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Homeless people in SE1

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Sunday 8 June 2014 6.04pm
Just saw the Southwark spikes on Channel Four News. Two residents from the flats were interviewed. One thought they were a good idea, the other had doubts.
Let's hope the idea does not catch on. What next? Man traps?
Sunday 8 June 2014 7.36pm
Sunday 8 June 2014 7.38pm
Someone in the flats must have complained about homeless people sleeping there, they would not have been put there otherwise
Monday 9 June 2014 6.27am
Poor provision with respect to services for homeless people many of whom have mental health and/or drug/addiction problems is an entirely separate issue. I doubt many people would question that there's insufficient assistance. That said, allowing people to sleep in doorways is not a solution. If the managing agent had merely filled the space with a rock garden or other uneven architectural feature would we be having this discussion? The answer is No. Perhaps all the anti-skateboarding edge studs should be removed because they stop skateboarders having fun! Their solution to a problem of trespass is both tidy and practical I really don't see why it's a problem.
Monday 9 June 2014 7.42am
just had a quick look at the council's planning pages, there doesn't seem to be anything there (as in maybe you don't need a planning permission to do that) unless of course the spikes are camouflaged as minor alterations or something, difficult to say without reading each and every one - does anyone know what the street number is?
Monday 9 June 2014 7.48am
On Channel Four News they showed 118 Southwark Bridge Road as the street number
Monday 9 June 2014 11.11am
osolon wrote:

Oddly enough My Mum always said there was a 'Spike' just off Westmoreland Road...i.e. a workhouse, she lived in fear of ending up in the workhouse.I remember walking the streets with my two brothers being pusghed in an old bassinette and my sister and I trailing alongside our Mum. My father was mentally ill, we had no option but to return home to our bombed two rooms! no social services then, only the welfare and Mum was worried we would be 'taken away' thank heavens for modern life, now days at least we would be all together in a hostel! :-)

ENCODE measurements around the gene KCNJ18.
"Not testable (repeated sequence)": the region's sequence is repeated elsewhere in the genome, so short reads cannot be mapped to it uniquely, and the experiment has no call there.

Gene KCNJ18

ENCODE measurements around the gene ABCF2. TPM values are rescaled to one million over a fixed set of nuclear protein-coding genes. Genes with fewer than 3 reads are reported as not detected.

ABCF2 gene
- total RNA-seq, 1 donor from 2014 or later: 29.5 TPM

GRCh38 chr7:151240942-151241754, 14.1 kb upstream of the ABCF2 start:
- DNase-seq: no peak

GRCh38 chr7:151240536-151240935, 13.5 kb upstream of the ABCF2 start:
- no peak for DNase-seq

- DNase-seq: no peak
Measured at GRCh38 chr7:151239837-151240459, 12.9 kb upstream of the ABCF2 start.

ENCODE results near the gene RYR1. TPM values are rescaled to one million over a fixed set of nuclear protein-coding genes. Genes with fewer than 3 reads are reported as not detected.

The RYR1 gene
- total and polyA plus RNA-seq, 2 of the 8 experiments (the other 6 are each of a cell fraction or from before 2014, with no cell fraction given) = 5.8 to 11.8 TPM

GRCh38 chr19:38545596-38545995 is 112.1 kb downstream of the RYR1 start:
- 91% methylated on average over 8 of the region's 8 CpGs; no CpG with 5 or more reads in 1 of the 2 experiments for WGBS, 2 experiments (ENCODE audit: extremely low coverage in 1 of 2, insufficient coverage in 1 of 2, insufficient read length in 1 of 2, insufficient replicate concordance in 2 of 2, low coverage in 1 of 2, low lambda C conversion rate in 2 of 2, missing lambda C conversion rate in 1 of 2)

Monday 9 June 2014 12.28pm
The Beeb has the story
Monday 9 June 2014 12.53pm
jonnyp42 wrote:
Poor provision with respect to services for homeless people many of whom have mental health and/or drug/addiction problems is an entirely separate issue. I doubt many people would question that there's insufficient assistance. That said, allowing people to sleep in doorways is not a solution. If the managing agent had merely filled the space with a rock garden or other uneven architectural feature would we be having this discussion? The answer is No. Perhaps all the anti-skateboarding edge studs should be removed because they stop skateboarders having fun! Their solution to a problem of trespass is both tidy and practical I really don't see why it's a problem.

I agree with that, the real outrage is the acceptance of this homeless problem.

As an aside, I was working on a building in Threadneedle st, I was a smoker at the time so often outside having a puff. There was a homeless and mentally ill man stood outside every day with a cup of tea that seemed to last forever (I don't think there was anything in the cup), I knew why he was there,he'd found a warm spot.
I kept getting calls about a smell on the floors, all down one side of the building were complaining of this smell, I spent hours/days investigating the A/C plant etc, couldn't get to the bottom of it.
One day i'm outside having a smoke and there were works going on outside so I had to stand a bit closer to the homeless fella, THAT SMELL! Turns out he was standing right by the intake for the A/C unit lol.
Facilities bloke tells me to remove the man from the area, so I found another warm spot for him and bought him a cup of tea. I bought him a cup everyday for a couple of weeks and then he just disappeared.

So sad.
Monday 9 June 2014 1.21pm
jonnyp42 wrote:
Their solution to a problem of trespass is both tidy and practical I really don't see why it's a problem.

Tidy, practical and spikes. Maybe the symbolism and practicality of sharp metal spikes are the problem people are finding. As you say, a planter with hardy shrubs would be more appealing to residents, passersby and all than aggressive spikes. Maybe spikes are cheaper and easier to maintain.

But outrage over spikes needs to be accompanied with outrage over the demolitions and selling off of public housing which North Southwark has faced for the last 10 years or more. The more public housing accessible for all then the less need to defend homes with spikes!
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